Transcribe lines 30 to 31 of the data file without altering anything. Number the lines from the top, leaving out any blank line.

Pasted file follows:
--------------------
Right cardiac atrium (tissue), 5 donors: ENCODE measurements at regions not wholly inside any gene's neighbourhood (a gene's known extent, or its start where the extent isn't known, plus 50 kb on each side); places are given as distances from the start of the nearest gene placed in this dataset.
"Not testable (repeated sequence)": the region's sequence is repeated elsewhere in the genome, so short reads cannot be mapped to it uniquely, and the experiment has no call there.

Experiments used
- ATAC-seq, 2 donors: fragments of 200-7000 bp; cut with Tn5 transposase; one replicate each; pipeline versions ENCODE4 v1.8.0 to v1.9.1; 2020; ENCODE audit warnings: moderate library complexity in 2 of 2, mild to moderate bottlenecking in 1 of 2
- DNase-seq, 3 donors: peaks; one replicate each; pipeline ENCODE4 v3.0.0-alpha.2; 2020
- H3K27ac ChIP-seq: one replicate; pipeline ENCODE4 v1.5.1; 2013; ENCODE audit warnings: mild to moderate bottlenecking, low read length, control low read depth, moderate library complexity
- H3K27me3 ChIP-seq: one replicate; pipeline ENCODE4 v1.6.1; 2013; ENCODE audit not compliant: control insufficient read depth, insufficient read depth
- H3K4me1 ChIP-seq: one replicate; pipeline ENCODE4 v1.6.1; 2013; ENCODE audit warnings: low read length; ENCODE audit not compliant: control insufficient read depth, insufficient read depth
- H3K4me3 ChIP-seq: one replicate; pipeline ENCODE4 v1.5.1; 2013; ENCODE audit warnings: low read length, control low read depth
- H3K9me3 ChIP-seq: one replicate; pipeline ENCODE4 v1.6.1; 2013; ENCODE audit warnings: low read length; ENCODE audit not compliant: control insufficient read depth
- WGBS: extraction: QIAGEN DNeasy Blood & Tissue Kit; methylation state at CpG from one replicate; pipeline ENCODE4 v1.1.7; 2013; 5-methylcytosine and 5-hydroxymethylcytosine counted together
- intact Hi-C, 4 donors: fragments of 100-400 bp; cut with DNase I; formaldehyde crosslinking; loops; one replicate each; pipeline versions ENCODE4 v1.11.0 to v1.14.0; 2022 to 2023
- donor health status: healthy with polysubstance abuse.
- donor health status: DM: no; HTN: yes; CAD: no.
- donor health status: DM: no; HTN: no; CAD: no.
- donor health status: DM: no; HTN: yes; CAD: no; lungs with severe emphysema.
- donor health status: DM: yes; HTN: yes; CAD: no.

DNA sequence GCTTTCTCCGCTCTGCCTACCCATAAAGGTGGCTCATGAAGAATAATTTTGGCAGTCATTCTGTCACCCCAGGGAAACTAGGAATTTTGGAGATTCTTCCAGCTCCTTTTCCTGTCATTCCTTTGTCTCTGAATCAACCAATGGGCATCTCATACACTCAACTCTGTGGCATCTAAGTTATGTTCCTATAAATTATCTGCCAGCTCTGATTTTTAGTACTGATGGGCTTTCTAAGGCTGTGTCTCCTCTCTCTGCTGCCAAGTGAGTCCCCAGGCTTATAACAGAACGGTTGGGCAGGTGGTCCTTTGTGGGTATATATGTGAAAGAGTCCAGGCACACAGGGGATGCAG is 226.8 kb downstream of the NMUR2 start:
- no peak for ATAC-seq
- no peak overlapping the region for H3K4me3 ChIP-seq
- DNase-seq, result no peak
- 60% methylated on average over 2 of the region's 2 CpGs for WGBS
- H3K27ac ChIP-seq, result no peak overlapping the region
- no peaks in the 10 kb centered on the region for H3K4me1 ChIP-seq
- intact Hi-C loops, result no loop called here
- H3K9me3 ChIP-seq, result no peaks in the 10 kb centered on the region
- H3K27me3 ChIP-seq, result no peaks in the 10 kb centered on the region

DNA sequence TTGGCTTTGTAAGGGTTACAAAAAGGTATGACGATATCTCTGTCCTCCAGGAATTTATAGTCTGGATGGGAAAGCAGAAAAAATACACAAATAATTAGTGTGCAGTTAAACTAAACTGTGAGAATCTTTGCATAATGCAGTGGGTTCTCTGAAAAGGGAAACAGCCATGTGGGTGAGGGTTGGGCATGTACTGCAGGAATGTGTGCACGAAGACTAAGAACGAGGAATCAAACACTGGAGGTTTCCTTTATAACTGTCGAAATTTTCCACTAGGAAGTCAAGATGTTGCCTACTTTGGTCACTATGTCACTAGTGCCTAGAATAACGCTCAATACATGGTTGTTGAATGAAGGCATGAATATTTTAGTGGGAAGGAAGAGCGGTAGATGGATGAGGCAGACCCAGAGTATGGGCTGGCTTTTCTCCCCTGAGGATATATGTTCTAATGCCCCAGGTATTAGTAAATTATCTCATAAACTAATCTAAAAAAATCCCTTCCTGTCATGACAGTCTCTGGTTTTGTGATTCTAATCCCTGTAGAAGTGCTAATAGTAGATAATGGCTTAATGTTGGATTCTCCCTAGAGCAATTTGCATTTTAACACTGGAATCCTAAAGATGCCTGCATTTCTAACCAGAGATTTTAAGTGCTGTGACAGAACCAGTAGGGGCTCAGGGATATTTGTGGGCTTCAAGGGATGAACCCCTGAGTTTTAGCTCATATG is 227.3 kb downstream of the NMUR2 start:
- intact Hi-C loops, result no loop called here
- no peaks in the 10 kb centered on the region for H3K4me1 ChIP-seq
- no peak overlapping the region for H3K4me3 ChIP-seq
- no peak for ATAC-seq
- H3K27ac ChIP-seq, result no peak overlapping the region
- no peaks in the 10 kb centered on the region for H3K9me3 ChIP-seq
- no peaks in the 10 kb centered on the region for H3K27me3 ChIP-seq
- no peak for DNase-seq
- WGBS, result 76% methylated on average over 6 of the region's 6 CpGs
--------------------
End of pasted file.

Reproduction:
- no peaks in the 10 kb centered on the region for H3K4me1 ChIP-seq
- no peak overlapping the region for H3K4me3 ChIP-seq